Home Depot has just confirmed what was previously rumored, that its recently announced credit card data breach may be of bigger proportions than the attack suffered by Target late last year. Reuters reports that the retail chain announced that 56 million payment cards were compromised in the attack that lasted for a few months, much longer than the Target heist – the same hacker group is believed to be behind both attacks, and many similar others targeting payment terminals in U.S. stores.
The Target heist was smaller when it comes to credit and debit cards obtained by hackers – over 40 million – but attackers also managed to grab other personal data for customers, affecting up to 70 million customers.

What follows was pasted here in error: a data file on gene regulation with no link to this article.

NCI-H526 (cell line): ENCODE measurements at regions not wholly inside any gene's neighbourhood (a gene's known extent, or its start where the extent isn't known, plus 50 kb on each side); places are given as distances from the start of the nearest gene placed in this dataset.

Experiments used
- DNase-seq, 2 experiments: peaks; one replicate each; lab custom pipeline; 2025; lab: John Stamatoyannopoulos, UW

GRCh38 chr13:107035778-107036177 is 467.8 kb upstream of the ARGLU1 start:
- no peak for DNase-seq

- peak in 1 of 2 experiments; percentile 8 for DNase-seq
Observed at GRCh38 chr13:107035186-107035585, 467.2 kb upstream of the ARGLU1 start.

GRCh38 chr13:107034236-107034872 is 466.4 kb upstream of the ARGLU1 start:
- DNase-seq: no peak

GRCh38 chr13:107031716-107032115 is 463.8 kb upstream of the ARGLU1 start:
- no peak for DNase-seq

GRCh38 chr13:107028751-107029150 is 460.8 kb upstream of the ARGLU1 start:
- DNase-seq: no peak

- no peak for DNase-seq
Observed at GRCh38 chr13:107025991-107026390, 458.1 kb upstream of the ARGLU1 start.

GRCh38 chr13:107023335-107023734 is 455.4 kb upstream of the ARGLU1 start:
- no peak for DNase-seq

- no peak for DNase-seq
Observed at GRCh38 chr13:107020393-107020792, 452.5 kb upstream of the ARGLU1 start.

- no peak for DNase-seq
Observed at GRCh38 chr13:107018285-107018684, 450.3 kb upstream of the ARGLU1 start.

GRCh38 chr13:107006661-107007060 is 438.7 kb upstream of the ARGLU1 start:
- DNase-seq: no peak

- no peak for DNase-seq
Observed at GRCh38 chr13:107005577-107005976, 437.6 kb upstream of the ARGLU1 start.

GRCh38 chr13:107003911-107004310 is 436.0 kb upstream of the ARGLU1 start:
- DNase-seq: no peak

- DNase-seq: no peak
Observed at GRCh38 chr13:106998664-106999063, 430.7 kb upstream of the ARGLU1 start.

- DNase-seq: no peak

The Home Depot attack will cost the company at least $62 million – on such things as ”credit monitoring, increased call center staffing, and legal and professional services” – although the final fee could be much higher. Target spent $148 million in its second fiscal quarter, following the Black Friday 2013 hack.
Home Depot assured customers that it’ll also handle any fraudulent charges to their payment cards following the data massive data breach, and said it has not yet estimated how much it’ll cost to reimburse banks for any fraudulent charges, and credit and debit card replacements.
Home Depot also said that the malware used to steal personal data has been eliminated from its network, and the security hole used to attack its terminals closed off. The company revealed that hackers used unique, custom-built software that hasn’t been used before in attacks, being able to evade detection for a long period of time.
Several other U.S. retailers may be the subject of similar cyberattacks, a recent report from U.S. law enforcement agencies revealed, with many targets not even knowing their systems were breached.